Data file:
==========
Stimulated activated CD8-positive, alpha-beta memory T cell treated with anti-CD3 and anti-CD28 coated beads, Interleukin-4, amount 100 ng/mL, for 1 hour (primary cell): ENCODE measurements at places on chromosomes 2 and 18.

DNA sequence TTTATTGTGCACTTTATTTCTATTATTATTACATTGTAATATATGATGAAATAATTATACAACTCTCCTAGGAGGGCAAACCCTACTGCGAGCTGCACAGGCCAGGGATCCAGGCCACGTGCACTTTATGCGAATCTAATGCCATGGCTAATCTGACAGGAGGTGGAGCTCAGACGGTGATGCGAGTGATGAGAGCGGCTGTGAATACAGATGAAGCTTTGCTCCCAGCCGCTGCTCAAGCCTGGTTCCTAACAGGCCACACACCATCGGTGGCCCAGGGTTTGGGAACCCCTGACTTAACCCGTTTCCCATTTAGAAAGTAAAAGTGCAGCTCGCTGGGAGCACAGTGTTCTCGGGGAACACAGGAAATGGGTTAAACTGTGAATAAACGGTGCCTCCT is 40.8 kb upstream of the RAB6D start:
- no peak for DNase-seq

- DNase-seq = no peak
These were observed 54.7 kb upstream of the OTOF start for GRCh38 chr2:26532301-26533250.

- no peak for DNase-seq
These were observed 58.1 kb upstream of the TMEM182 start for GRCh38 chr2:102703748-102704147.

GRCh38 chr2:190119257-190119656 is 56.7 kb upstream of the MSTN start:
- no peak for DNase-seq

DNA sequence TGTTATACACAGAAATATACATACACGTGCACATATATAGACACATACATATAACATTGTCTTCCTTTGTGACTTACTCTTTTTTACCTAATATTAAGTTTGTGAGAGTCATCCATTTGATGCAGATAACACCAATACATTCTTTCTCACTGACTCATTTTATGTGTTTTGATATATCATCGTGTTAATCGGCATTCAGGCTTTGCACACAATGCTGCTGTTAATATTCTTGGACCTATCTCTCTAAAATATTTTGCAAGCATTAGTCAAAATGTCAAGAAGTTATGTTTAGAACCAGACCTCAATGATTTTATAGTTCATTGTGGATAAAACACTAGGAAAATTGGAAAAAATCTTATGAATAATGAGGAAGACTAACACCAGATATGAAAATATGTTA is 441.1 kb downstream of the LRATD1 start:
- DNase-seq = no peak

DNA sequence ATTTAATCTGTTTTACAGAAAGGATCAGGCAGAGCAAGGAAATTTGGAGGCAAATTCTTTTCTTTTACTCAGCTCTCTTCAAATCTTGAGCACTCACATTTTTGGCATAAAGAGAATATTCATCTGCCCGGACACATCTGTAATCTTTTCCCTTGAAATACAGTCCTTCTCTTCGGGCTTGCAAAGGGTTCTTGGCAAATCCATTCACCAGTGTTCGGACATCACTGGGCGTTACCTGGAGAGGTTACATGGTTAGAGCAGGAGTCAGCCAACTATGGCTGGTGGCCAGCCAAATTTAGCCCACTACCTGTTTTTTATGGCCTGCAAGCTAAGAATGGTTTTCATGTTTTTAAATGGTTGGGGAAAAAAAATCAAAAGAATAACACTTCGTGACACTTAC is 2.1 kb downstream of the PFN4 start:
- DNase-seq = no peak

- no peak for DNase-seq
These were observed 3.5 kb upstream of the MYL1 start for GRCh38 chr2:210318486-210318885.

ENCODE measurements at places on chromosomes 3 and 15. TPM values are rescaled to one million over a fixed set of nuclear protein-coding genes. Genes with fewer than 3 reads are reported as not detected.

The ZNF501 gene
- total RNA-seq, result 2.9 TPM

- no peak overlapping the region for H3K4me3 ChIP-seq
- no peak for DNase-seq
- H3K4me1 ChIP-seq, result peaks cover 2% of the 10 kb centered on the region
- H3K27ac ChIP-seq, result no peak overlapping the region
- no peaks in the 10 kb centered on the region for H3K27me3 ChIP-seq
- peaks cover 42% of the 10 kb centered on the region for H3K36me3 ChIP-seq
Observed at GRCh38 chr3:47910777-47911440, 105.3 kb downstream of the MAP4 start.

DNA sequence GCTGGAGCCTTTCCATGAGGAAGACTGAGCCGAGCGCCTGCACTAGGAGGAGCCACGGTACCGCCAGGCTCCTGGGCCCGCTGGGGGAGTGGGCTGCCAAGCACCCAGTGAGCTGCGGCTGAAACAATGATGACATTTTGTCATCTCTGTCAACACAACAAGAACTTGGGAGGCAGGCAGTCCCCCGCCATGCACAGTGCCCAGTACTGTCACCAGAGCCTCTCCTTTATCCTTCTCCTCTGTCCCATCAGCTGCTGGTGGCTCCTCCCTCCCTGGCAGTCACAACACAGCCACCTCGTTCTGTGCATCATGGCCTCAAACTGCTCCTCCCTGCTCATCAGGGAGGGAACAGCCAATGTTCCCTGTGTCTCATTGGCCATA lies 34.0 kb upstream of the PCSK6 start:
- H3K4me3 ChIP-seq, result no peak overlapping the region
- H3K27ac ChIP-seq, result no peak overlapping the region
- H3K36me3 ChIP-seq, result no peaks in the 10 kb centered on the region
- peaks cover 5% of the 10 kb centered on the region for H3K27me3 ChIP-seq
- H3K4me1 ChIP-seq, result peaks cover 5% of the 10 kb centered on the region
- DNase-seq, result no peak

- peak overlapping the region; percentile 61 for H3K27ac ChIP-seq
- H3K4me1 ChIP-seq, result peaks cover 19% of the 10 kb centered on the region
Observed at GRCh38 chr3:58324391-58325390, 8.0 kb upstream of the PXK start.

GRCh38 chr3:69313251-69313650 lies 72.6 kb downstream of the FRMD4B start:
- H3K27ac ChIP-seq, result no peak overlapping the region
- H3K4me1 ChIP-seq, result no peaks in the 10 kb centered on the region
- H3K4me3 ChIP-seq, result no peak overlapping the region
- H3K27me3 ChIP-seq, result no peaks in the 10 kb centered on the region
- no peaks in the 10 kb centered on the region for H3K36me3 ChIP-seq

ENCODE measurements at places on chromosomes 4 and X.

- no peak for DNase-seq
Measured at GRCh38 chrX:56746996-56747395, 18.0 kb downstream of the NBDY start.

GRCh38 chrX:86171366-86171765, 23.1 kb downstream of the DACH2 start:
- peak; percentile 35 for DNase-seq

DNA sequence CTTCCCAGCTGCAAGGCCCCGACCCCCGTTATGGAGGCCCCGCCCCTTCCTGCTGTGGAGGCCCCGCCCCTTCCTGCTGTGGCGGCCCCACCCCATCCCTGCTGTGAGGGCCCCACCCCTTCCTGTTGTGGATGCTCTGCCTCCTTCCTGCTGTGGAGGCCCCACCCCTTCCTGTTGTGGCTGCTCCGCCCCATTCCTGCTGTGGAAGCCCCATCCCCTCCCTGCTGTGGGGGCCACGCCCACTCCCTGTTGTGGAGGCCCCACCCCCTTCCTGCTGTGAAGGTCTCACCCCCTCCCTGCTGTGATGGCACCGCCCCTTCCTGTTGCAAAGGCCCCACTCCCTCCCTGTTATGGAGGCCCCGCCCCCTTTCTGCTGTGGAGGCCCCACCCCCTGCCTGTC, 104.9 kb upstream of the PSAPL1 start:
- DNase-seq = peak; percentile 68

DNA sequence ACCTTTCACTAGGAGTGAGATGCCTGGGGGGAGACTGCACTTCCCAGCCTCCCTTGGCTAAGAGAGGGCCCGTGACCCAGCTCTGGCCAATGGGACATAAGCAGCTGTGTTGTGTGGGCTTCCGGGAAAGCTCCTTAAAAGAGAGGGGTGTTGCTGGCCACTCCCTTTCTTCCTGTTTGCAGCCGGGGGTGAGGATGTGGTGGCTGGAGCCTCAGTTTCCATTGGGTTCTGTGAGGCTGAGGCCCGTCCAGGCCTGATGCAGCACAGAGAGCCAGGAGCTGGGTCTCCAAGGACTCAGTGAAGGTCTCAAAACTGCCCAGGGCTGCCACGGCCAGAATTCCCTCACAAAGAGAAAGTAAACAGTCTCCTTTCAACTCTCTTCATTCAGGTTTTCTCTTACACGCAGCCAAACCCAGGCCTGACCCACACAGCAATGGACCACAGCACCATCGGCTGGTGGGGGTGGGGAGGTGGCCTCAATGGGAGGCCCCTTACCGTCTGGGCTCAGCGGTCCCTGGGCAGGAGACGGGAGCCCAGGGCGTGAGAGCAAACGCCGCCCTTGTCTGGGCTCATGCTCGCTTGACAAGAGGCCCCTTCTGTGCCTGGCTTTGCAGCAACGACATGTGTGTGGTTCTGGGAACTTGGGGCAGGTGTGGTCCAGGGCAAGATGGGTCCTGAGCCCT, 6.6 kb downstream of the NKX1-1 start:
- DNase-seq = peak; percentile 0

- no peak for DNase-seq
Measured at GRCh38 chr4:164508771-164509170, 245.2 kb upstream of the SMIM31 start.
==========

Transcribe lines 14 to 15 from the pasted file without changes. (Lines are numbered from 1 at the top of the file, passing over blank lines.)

- no peak for DNase-seq
These were observed 3.5 kb upstream of the MYL1 start for GRCh38 chr2:210318486-210318885.